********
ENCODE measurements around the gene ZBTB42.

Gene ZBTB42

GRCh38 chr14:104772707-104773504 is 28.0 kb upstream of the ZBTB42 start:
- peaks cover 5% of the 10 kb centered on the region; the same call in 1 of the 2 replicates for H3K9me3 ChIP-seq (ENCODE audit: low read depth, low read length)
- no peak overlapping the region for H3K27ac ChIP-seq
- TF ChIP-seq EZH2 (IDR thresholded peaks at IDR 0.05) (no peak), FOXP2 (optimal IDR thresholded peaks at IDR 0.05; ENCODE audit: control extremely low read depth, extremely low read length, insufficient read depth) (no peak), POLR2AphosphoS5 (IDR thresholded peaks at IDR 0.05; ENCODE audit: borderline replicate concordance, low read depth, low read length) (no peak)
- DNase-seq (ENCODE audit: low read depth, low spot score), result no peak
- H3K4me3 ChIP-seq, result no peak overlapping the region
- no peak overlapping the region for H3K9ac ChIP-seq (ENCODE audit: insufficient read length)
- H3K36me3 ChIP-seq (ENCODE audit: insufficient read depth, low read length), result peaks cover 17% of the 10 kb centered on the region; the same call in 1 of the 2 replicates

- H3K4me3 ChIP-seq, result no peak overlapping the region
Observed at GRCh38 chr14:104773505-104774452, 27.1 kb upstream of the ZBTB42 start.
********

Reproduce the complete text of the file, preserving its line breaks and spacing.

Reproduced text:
ENCODE measurements around the gene ZBTB42.

Gene ZBTB42

GRCh38 chr14:104772707-104773504 is 28.0 kb upstream of the ZBTB42 start:
- peaks cover 5% of the 10 kb centered on the region; the same call in 1 of the 2 replicates for H3K9me3 ChIP-seq (ENCODE audit: low read depth, low read length)
- no peak overlapping the region for H3K27ac ChIP-seq
- TF ChIP-seq EZH2 (IDR thresholded peaks at IDR 0.05) (no peak), FOXP2 (optimal IDR thresholded peaks at IDR 0.05; ENCODE audit: control extremely low read depth, extremely low read length, insufficient read depth) (no peak), POLR2AphosphoS5 (IDR thresholded peaks at IDR 0.05; ENCODE audit: borderline replicate concordance, low read depth, low read length) (no peak)
- DNase-seq (ENCODE audit: low read depth, low spot score), result no peak
- H3K4me3 ChIP-seq, result no peak overlapping the region
- no peak overlapping the region for H3K9ac ChIP-seq (ENCODE audit: insufficient read length)
- H3K36me3 ChIP-seq (ENCODE audit: insufficient read depth, low read length), result peaks cover 17% of the 10 kb centered on the region; the same call in 1 of the 2 replicates

- H3K4me3 ChIP-seq, result no peak overlapping the region
Observed at GRCh38 chr14:104773505-104774452, 27.1 kb upstream of the ZBTB42 start.